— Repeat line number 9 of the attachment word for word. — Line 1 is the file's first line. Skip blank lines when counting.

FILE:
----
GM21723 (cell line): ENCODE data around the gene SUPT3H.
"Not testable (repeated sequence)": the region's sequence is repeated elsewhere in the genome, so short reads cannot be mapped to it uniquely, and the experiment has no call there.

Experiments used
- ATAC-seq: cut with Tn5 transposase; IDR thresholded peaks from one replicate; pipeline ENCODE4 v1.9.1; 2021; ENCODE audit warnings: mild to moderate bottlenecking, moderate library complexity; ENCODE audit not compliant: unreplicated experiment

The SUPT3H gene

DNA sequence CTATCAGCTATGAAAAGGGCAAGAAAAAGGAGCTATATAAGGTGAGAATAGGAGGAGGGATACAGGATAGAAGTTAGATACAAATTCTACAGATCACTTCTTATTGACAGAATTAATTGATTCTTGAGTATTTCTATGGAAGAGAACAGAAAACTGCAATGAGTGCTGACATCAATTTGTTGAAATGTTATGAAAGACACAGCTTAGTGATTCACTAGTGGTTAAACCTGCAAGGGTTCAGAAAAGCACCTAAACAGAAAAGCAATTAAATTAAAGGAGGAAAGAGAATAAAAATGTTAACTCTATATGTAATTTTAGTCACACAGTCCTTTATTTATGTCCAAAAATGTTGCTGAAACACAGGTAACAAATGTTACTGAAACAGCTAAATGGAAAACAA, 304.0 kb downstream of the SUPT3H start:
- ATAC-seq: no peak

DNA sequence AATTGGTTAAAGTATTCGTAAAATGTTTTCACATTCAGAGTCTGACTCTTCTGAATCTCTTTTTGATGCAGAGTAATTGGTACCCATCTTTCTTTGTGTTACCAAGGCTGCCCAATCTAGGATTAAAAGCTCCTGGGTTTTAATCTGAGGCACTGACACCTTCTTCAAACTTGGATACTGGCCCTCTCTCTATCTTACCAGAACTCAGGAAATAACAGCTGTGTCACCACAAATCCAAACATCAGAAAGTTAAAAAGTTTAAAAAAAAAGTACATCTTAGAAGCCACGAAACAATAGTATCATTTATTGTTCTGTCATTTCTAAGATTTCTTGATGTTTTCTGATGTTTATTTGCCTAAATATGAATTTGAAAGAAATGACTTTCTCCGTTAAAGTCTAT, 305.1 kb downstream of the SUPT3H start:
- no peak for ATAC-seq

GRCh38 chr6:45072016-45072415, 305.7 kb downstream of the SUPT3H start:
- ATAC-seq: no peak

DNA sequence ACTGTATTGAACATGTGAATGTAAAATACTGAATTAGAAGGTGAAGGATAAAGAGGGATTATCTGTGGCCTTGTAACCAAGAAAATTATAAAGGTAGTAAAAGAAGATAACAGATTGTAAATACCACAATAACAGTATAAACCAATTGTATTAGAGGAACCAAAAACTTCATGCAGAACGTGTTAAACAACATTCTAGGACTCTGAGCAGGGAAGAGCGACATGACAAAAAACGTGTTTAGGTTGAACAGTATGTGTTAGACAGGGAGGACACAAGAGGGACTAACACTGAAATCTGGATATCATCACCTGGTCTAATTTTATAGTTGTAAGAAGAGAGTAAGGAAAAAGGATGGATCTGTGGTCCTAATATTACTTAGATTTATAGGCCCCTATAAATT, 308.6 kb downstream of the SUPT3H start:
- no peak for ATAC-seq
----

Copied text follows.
- no peak for ATAC-seq